You can use this style in doing an abstract painting as well as other contemporary painting but you need lots of practice and testing to get fantastic results.

Adding Some Twist to Your Room with Space Night Sky Ceiling Illusion

Posted in Animal Art, Cool Ideas, Man Made Painting with tags , , on September 1, 2009 by

Space Night Sky Ceiling Illusion

Bored with the old white fashion look of your ceiling? Why not try Space Night Sky Ceiling Illusion? I bet you will love this as much as I do!

Here how you will do it:

First gather all the materials needed. It includes the following:

  • Good quality art brush (this is very available in most craft stores)
  • Invisible-by-day glow paint (I suggest you buy water based paint for it is the best and much safer for the environment and easier to clean up after as well)
  • Old toothbrush
  • Rags (for cleaning)
  • Drop cloth or old sheets
  • Painters tape or old ribbons and thumbtacks
  • Torchlight
  • Step ladder

Next step is preparing your room

    1. Clear your room by taking out the furniture inside.
    2. Put a cover using drop-clothes or any old sheets to the floor and any immovable objects or furniture.

And now, you are ready to paint…

  1. Use painter’s tape or colored ribbon and thumbtacks to tape off the ceiling into smaller areas.  It’s like painting using a grid system.
  2. As mush as possible darken the room. That’s why you have to use the torchlight to help you move around.
  3. Let the glow paint be exposed to sunlight or any strong source of light like the compact fluorescent lamp for about 5 minutes. After exposing it, take it in the darken room. Notice how it wonderfully glows in the dark!
  4. Dip the paint brush in the paint and put random dots on the ceiling covering one grid at the same time. Make different sizes of dots but take note that the largest should not mush bigger than the dime.
  5. Make sure to cover as many surfaces in the room as possible with the glow paint so you can create a Lost Space every time you turn off the light.
  6. After doing it on the ceiling, do it on the wall as well!
  7. Once you make it both on your ceiling and wall, you can now take out the step ladder and drop cloth outside.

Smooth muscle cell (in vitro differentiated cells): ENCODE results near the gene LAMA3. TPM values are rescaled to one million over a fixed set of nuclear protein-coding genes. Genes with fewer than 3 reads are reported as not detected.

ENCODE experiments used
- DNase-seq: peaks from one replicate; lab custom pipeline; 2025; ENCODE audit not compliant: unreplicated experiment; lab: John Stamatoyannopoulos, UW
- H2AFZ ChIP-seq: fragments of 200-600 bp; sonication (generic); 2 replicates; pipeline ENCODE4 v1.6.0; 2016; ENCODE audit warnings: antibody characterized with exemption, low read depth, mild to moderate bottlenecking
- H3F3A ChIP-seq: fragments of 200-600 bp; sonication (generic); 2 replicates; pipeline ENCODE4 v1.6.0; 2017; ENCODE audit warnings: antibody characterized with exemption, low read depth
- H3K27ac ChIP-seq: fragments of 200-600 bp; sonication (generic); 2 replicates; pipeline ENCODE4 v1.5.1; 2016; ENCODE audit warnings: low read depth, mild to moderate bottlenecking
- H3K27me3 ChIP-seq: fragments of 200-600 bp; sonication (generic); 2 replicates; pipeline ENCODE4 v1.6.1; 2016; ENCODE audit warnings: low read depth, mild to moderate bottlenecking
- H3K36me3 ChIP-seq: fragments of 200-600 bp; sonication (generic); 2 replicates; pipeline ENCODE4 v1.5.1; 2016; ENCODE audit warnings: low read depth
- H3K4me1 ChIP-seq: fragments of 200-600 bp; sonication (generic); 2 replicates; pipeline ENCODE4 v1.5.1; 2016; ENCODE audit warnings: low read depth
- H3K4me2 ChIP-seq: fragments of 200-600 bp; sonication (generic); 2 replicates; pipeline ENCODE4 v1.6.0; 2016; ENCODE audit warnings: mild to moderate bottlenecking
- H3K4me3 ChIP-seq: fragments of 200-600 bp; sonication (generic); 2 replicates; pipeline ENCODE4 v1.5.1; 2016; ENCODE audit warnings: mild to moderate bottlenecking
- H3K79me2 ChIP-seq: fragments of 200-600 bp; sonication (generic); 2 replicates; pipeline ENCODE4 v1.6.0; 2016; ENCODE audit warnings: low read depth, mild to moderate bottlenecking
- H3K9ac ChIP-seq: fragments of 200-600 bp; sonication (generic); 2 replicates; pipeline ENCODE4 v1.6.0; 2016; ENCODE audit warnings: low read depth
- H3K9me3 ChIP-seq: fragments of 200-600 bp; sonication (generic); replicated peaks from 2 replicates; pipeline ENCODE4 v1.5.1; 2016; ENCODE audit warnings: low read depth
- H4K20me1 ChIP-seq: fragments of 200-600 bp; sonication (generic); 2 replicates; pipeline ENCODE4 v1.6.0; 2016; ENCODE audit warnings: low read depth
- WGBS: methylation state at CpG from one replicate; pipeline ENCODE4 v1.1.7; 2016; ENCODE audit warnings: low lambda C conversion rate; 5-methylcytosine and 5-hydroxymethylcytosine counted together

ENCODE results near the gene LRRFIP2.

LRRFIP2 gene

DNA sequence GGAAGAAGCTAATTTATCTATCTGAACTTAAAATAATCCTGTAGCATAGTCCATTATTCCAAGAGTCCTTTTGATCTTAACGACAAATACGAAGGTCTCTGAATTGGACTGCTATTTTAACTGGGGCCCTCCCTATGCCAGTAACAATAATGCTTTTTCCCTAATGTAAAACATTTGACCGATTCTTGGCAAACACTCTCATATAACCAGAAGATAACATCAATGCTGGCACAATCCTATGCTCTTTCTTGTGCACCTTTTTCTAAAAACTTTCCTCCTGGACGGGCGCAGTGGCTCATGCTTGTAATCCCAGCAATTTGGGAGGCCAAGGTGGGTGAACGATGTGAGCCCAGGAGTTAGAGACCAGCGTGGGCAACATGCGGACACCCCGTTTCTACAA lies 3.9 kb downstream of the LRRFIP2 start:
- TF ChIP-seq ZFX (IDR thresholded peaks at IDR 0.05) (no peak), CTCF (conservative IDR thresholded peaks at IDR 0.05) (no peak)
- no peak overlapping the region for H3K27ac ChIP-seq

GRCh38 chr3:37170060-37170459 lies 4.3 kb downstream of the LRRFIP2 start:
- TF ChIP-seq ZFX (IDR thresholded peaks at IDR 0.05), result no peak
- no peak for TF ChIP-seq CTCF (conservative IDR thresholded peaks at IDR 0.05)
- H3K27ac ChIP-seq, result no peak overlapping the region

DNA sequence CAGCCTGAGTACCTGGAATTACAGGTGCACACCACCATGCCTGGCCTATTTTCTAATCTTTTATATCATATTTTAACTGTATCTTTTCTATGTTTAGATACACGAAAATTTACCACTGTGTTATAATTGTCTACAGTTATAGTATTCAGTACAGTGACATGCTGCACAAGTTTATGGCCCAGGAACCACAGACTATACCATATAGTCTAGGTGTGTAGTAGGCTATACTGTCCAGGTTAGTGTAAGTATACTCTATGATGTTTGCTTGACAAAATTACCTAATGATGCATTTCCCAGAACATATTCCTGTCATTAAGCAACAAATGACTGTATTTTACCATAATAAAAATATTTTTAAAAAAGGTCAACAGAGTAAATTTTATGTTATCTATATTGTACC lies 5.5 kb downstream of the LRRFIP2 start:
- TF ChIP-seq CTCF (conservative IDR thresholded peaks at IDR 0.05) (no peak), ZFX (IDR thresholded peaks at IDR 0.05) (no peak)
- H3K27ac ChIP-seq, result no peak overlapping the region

8. Then dilute a small amount of the glow paint in equal amount of water and shake it very well.
  9. Using the old toothbrush, dip it in this mixtures and sprinkle all over the floor of your room. Just don’t step on the areas you already sprinkled with the paint.
  10. Let the paint get dry fro about half an hour before you place back all the furniture in your room.
  11. You can charge up the paint in the room using a strong source of light like a compact fluorescent lamp bulb of about 15-20 watts. On daytime open your window to let the get in. Five minutes is good enough. This is the best way I think. Don’t forget to darken the room after.

So there you go! This is so easy to do. In the end, you be amaze of the result. It’s like you are riding in a magic carpet (through your bed) and lost in space! Try it!

For those who don’t have enough time to do this but really want to make their room elegant and alive, why not buy abstract art instead? Search them online of visit the nearest abstract art gallery in your area and search among the gallery paintings that suit your style!

Assemblage Art – Collage Creativity Amalgamated With Imagination

Posted in Collage Art, Cool Ideas, Man Made Painting with tags , , , , on June 9, 2009 by

Have you ever heard of ‘Assemblage Art’? Well, actually, this is an art form which is similar to ‘collage making.’ Some keys to this form of art are creativity and an effective portrayal of imagination. Several dissimilar ‘found objects,’ like wood, paper, fabric, plastic, or leaves, are organized in a three-dimensional plane, according to the respective thematic fashion of a work in Assemblage art. As Donald Barthelme, the famous literary author and art admirer, have quoted, “…the principle of collage is the central principle of all art in the 20th century.”